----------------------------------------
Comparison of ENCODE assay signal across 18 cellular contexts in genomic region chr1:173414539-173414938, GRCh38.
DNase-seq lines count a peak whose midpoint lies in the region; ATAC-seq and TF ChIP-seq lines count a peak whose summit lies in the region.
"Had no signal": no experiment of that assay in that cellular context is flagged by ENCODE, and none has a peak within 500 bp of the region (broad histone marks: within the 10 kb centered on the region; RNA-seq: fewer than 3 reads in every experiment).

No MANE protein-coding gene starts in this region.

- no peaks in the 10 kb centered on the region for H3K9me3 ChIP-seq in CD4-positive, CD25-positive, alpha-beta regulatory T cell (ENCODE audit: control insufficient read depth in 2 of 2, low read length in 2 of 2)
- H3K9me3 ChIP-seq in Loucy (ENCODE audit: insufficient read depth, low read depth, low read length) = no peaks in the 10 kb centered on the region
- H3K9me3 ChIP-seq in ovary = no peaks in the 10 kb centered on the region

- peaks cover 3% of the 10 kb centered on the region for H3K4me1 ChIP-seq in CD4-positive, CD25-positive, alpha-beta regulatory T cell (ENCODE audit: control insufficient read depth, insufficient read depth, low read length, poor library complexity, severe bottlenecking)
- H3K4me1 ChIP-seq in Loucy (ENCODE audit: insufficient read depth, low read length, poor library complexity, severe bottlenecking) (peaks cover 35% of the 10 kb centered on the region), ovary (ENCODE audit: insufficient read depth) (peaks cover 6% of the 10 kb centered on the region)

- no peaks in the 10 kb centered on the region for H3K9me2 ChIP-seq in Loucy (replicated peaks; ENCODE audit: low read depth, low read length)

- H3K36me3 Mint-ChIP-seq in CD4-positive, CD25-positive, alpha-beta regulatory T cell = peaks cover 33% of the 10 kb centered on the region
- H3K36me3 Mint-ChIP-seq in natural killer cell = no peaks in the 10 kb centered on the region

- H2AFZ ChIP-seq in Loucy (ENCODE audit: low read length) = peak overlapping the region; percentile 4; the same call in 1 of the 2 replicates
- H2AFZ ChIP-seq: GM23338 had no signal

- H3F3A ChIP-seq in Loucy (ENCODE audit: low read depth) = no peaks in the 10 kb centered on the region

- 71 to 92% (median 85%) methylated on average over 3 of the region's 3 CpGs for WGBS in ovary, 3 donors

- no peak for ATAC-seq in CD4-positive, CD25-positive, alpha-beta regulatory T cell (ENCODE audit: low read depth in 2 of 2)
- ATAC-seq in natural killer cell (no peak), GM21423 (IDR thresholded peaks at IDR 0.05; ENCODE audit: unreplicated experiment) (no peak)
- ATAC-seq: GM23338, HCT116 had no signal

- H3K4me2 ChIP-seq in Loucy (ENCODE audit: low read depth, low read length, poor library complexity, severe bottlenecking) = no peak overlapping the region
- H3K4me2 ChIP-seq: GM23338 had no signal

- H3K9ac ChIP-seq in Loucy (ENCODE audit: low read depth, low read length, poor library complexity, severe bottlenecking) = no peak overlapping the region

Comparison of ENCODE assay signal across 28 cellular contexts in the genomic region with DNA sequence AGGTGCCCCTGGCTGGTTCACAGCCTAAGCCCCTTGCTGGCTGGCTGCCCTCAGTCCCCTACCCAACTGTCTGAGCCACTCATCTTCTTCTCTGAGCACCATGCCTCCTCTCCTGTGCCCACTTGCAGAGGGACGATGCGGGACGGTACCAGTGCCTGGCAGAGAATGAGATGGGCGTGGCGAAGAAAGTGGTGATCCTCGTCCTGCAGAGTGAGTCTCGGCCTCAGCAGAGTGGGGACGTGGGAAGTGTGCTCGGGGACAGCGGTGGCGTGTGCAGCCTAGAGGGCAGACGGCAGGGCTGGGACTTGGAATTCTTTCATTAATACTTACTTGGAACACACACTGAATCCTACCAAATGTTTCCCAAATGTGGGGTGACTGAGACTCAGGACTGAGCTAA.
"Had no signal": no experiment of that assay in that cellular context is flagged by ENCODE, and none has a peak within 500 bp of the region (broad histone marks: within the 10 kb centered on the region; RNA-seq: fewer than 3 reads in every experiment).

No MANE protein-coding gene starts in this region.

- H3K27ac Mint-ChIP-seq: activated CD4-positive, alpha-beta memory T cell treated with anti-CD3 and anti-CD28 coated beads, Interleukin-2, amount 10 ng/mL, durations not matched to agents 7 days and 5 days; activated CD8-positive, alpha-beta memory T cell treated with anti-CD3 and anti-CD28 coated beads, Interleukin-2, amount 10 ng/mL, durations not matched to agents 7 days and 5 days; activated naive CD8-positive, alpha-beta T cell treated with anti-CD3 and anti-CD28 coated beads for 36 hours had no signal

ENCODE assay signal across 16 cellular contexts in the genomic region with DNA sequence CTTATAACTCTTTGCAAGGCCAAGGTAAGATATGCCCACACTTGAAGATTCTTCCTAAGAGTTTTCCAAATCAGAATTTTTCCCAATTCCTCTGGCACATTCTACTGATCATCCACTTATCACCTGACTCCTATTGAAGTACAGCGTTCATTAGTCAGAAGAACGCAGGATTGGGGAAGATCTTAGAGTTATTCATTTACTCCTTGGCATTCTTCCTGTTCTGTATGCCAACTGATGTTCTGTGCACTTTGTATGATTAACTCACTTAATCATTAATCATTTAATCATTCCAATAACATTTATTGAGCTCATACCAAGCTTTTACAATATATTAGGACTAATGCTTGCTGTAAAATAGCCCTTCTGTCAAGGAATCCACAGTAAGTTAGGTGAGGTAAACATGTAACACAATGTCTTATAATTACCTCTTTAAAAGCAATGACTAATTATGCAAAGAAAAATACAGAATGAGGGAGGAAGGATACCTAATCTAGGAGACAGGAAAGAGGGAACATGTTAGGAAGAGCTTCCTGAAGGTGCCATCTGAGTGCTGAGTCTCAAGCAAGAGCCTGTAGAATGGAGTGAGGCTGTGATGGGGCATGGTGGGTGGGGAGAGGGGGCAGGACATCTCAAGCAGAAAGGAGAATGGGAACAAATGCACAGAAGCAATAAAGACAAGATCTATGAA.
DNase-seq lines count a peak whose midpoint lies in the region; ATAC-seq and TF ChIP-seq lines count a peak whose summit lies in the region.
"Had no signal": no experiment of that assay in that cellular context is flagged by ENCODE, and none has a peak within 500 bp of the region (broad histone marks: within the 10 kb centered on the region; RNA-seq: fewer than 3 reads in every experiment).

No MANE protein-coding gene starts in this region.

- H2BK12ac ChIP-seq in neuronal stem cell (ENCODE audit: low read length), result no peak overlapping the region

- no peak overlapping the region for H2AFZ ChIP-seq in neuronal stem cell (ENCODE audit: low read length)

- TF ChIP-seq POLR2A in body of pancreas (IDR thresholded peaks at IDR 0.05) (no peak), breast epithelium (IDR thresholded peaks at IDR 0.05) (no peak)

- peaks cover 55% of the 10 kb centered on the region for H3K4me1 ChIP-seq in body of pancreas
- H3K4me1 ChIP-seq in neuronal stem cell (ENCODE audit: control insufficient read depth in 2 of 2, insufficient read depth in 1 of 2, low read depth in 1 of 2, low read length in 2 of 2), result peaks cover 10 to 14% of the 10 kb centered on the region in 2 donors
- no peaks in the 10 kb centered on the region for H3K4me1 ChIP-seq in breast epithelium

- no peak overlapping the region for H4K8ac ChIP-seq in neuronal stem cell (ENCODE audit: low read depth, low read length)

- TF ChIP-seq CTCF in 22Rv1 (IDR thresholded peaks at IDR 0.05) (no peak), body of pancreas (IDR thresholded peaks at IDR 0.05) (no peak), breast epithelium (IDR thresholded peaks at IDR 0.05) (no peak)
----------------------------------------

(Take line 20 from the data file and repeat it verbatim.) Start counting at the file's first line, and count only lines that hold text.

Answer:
- H3K4me2 ChIP-seq in Loucy (ENCODE audit: low read depth, low read length, poor library complexity, severe bottlenecking) = no peak overlapping the region